The future wasn’t rejected: it was reenvisioned—and while many books and movies and shows loved to depict a doomed-earth it was more often a dire warning of what could happen if we don’t clean up our act then a real, desired expectation of the future.
Break on through to the other side
So what does this have to do with us, now—especially in this territory where sex gets it on with technology? Well, the thing that keeps coming to mind about those groovy years was a prevailing sense of change and experimentation. Why? And then why not?
Take a look at a lot of what some people are saying about sex tech. Bring up robots and you get fears of them demeaning women, leading to sexual assaults, or “is a using a robot cheating?” The same is true with everything from virtual reality to the sexual ramifications of genetic engineering: worst case scenario first, foremost and even sometimes nothing but.
It’s like we’ve become used to, and even welcome, cynicism. Optimism, especially for the future, has become something only the naive indulge in. Things aren’t just getting worse but thinking they could get better shows only how clueless you are.
True, it’s hard to think otherwise—especially considering the political climate in places like the United States right now—but that’s really no excuse: the 60s, after all, were the Beatles, the moon landing, and free love.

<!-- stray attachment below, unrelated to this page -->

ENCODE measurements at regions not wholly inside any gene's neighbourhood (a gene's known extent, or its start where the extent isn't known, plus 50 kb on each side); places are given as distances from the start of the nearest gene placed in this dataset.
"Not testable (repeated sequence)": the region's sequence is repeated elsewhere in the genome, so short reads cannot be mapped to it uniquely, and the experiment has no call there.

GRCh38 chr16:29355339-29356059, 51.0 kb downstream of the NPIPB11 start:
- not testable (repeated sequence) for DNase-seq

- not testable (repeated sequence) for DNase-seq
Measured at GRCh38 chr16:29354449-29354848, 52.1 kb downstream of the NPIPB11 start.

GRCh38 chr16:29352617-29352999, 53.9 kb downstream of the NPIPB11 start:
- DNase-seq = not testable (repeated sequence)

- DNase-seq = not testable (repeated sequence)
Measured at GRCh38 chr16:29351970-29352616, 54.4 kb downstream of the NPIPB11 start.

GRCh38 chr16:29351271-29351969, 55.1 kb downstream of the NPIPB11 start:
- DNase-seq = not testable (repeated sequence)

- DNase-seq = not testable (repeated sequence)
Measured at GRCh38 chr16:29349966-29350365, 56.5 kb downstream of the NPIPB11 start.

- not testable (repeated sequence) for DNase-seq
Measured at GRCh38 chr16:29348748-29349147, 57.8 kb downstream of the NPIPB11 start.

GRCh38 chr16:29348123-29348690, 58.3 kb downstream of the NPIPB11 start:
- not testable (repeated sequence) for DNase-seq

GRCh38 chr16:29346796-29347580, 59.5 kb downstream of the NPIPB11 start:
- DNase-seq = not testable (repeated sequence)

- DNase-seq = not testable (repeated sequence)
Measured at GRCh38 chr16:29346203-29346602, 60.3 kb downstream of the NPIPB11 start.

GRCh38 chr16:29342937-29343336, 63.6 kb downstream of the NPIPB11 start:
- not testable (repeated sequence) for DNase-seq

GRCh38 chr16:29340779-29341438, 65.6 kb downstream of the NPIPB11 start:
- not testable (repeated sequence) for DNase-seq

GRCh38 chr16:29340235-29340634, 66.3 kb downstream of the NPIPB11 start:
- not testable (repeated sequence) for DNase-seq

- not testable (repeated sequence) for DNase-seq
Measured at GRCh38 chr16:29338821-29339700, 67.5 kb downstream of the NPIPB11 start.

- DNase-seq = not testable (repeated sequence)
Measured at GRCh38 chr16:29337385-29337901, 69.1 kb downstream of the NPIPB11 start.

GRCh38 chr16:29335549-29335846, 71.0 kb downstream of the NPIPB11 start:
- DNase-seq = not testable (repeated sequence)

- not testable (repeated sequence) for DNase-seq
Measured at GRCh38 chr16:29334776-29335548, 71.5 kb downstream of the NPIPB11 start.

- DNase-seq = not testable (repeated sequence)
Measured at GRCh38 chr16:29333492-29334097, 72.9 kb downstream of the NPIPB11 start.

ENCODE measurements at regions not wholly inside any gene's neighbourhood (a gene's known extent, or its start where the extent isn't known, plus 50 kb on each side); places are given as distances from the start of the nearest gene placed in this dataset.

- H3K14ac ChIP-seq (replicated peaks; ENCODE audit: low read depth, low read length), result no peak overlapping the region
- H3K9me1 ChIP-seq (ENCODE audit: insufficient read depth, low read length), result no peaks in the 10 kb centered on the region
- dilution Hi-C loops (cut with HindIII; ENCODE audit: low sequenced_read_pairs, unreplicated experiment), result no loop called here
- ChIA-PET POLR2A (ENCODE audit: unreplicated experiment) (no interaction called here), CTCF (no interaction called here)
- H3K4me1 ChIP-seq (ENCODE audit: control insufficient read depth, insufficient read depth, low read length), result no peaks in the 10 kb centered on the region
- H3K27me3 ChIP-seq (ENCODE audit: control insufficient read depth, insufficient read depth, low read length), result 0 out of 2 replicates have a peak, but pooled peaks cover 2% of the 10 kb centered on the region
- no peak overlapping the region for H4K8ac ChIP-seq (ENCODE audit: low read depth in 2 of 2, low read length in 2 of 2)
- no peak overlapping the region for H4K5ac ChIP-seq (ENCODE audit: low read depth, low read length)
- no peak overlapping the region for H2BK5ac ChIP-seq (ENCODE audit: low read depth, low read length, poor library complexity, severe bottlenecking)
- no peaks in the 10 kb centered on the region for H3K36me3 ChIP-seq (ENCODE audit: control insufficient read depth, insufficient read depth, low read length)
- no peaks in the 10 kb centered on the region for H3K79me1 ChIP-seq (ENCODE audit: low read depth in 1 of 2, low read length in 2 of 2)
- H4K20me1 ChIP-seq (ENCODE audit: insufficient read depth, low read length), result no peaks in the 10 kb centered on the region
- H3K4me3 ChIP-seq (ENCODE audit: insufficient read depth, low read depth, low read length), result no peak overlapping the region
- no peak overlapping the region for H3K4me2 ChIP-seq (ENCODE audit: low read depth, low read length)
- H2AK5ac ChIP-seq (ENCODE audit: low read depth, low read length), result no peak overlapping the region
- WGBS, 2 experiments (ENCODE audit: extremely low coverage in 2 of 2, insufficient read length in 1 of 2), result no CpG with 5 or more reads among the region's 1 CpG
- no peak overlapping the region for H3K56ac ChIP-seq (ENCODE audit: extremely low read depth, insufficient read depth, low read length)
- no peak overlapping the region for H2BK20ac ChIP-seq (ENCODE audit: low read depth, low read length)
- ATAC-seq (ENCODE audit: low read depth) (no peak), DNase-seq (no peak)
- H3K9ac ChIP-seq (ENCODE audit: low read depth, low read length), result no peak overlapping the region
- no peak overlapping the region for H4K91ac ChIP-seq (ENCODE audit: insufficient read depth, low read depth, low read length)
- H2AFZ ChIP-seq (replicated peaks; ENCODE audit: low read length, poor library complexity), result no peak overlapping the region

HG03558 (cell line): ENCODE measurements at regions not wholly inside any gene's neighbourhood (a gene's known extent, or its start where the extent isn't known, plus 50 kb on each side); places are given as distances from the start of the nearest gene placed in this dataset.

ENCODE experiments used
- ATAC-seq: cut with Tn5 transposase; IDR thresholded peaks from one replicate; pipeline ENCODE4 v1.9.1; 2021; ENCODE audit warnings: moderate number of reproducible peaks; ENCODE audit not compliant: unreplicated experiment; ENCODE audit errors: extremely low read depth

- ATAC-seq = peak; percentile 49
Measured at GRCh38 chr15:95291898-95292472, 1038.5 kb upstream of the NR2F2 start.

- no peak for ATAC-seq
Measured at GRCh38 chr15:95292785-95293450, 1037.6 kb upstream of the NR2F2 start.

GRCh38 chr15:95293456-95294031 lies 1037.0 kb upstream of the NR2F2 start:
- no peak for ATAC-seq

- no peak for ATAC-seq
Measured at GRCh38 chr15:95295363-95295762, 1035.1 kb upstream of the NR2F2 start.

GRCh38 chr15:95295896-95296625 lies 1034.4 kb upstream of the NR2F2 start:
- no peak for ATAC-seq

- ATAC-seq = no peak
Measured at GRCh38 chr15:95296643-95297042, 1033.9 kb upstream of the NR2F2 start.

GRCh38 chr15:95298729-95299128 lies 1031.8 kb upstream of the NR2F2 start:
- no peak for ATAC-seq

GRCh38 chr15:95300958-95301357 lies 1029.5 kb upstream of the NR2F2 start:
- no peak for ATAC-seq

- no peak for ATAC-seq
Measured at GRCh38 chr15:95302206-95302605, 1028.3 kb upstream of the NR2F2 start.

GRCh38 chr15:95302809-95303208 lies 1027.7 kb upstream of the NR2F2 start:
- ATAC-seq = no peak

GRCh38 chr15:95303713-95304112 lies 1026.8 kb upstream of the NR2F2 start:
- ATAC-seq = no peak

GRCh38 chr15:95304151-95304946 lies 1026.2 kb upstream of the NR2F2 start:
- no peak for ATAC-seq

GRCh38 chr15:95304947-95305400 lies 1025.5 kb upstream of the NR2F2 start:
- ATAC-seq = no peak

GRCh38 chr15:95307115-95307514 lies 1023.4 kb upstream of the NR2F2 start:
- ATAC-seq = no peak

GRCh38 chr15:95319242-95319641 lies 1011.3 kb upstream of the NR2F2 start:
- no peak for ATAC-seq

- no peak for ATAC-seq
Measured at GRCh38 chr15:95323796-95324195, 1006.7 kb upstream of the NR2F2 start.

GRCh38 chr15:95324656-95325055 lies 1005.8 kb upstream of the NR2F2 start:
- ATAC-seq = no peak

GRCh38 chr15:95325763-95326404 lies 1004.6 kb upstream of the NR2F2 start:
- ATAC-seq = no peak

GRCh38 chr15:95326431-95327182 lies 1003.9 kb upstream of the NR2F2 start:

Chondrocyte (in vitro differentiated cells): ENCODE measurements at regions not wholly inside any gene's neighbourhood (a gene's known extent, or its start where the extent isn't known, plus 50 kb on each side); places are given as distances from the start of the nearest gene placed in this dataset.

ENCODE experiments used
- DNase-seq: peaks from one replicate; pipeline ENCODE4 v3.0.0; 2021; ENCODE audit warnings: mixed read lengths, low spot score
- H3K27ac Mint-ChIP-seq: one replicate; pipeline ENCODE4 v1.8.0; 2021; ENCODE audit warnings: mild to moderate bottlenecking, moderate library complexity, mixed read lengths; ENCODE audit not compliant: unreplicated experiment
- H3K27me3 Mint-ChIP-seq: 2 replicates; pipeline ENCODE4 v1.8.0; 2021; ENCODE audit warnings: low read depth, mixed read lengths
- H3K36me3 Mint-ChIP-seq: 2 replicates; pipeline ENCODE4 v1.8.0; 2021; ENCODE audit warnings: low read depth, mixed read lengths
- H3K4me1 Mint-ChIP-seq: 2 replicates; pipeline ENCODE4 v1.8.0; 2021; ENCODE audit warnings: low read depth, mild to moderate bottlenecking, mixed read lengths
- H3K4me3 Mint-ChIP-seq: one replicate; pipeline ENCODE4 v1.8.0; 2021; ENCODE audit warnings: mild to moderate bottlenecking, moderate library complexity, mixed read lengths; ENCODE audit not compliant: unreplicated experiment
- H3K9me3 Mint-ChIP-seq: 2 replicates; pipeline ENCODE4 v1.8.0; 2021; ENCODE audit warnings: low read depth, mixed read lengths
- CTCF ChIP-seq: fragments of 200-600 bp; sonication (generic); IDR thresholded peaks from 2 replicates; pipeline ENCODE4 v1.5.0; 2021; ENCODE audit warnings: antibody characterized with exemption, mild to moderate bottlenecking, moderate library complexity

But also Vietnam, plus the assassinations of John F Kennedy, Robert Kennedy, and especially Martin Luther King. Those were often dark times but it was also a time to push the limits and try and to envision, and even try to make, a better world.
Let’s spend the night together
There are some, though, who—consciously or unconsciously—have the same spirit: the solarpunk movement in science fiction, the growing number of women-focused sex tech companies and their products, Black Lives Matter, #metoo, genderqueer activists, the embracing of green technologies, politicians like Kamala Harris and Alexandria Ocasio-Cortez, and many others.
Back, though, to sex and technology. We’re on the absolute edge of some absolutely amazing developments that could change the fabric of human sexuality.
Virtual reality id breaking down gender and orientation barriers. Teledildonics (also called remote sex toys) enable sex for everyone/anyone/anywhere. Smart materials and wearables are combining pleasure and fashion. Perfected implants and surgical techniques are freeing gender preferences—and creating new ones. Artificial intelligence is becoming therapist and love, and even robots who might provide love to the lonely.
But only if we want them to. If we allow knee-jerk cynicism to replace clear thinking, or cool indifference to take the place of excitement and most of all passion for why and why not then we’re going to get just that: a dull grey—and hardly sexy—future.
Instead, let’s be enthusiastic and thrilled about sex and technology. Let’s dream, imagine, experiment, and have a great time doing it: stream some Beetles, vape something interesting, binge-watch Star Trek, and think about how groovy the future’s going to be.
The Times They Are A-Changin’
Some of what those decades brought us has faded away but the spirit of that time is still here.
All we need to awaken it is to be more passionate and optimistic about the main thing the 60s taught us: that we can, and most of all should change the world for the better.
Most of my memories of the Sixties are ones of optimism, high spirits, and confidence.